I recently agreed to facilitate meetings for the Photography Club in my residential college in University.  At the end of our first session with the artist-in-residence, Samantha Tio, I asked for advice on how to make my photographs look coherent; like they belong to the same narrative.  Her reply was simple: “Use the same equipment”.

This is exactly the same way we achieve a consistent brand image and brand voice.

By using the same design elements such as fonts and colours, different parts of an organization can be tied together to present a unified image to the world.

One immediate example I can think of is that of my University’s branding.  Simple elements such as the corporate colours of blue and orange, together with the corporate font, Frutiger, makes anything instantly recognizable as part of the National University of Singapore.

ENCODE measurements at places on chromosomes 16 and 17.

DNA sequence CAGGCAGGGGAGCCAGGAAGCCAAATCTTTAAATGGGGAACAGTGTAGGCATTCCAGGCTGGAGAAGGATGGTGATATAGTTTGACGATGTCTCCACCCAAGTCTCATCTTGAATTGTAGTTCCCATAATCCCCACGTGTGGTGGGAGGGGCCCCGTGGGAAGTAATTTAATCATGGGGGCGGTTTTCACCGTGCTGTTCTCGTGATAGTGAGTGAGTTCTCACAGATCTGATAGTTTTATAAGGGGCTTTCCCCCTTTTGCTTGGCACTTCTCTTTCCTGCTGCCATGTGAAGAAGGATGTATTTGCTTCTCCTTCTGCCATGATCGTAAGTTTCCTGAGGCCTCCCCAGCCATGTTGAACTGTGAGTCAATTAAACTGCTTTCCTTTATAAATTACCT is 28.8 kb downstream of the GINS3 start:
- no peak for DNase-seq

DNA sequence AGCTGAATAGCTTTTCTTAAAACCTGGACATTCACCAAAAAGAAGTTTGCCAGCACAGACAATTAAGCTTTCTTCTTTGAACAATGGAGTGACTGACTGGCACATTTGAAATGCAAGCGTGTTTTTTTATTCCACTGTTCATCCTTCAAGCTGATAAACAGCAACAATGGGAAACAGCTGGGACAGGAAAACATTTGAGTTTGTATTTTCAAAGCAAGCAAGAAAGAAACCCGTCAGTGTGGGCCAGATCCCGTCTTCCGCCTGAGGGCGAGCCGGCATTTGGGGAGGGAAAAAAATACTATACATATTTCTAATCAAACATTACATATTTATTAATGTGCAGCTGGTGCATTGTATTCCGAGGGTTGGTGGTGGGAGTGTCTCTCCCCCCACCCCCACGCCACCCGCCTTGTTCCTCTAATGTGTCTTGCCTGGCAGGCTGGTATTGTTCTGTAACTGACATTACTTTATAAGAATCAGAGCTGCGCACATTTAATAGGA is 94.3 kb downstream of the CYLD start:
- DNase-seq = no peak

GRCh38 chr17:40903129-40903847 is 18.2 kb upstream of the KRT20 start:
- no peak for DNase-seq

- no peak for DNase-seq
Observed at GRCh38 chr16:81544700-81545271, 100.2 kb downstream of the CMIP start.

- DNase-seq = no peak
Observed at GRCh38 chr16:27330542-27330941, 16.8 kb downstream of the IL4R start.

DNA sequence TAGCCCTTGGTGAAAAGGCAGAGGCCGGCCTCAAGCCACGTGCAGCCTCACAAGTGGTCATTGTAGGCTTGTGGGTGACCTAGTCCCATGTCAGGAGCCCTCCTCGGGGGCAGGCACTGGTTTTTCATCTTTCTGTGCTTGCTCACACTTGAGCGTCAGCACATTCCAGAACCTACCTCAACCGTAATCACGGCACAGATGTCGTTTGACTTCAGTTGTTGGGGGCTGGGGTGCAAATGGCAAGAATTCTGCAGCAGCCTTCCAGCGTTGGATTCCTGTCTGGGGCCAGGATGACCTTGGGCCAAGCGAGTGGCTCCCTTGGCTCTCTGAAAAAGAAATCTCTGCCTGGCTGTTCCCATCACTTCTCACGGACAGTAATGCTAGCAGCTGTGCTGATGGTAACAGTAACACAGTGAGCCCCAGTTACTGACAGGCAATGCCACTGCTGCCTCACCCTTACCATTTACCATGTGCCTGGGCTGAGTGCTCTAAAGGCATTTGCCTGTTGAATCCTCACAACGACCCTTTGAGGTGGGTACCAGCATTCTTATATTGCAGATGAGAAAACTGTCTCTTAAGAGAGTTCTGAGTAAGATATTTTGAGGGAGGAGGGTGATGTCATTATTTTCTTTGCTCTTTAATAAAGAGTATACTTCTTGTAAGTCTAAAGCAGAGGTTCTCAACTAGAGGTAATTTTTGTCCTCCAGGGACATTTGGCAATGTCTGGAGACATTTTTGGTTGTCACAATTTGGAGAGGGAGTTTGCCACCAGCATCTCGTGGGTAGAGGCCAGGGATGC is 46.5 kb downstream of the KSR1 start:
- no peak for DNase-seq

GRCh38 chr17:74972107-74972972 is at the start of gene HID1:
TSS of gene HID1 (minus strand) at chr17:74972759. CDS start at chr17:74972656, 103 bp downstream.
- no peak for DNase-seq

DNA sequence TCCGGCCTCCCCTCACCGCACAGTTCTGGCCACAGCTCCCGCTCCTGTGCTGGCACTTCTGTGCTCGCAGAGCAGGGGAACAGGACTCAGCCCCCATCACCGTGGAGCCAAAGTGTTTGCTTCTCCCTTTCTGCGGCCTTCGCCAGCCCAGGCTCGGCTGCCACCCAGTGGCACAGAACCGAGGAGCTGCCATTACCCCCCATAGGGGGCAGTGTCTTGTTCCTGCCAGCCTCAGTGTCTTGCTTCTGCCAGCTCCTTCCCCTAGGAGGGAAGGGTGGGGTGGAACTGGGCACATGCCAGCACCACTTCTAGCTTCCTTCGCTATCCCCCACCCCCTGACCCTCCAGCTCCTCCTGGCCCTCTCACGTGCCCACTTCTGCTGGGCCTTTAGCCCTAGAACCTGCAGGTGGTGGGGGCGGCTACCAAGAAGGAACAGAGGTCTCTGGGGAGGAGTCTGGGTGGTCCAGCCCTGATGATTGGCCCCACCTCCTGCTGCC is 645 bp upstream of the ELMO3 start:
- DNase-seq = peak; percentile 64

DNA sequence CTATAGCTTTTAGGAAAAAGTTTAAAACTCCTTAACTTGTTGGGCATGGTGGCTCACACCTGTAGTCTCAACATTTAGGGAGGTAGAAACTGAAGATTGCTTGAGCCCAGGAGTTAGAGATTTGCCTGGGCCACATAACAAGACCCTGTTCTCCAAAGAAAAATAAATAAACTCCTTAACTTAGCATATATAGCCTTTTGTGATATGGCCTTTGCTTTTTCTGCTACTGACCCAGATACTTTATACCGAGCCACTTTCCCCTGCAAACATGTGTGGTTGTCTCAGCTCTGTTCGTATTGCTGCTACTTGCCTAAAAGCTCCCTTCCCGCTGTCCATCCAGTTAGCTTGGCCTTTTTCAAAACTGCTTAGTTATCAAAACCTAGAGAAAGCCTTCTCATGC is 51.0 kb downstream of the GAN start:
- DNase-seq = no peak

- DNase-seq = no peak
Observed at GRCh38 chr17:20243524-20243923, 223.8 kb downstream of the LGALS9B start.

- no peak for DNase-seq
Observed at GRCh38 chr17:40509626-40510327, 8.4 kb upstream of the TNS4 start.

NUS Open Day 2013
NUS Open Day 2013. Image Credit: NUS.

Take the recent NUS Open Day.  16 faculties and schools with separate visions and missions are tied together with only those elements to form a larger corporate body.  A visitor who goes down for Open Day would not notice anything jarring because various groups are synchronised through the brand elements.

That’s why most branding agencies would propose only one primary font and one secondary font, together with limited brand colours.  This also means that the more unique your brand colours (Tiffany & Co.) and fonts (Saks Fifth Avenue) are, the more you are able to stick out in the minds of your customers.  Of course, these elements would also have to be coherent with your business and the image you want to portray.

If you are tempted to vary your fonts and colours, be it for variety or for catching the attention of your customers, DON’T.  You will be doing your brand more harm than good.

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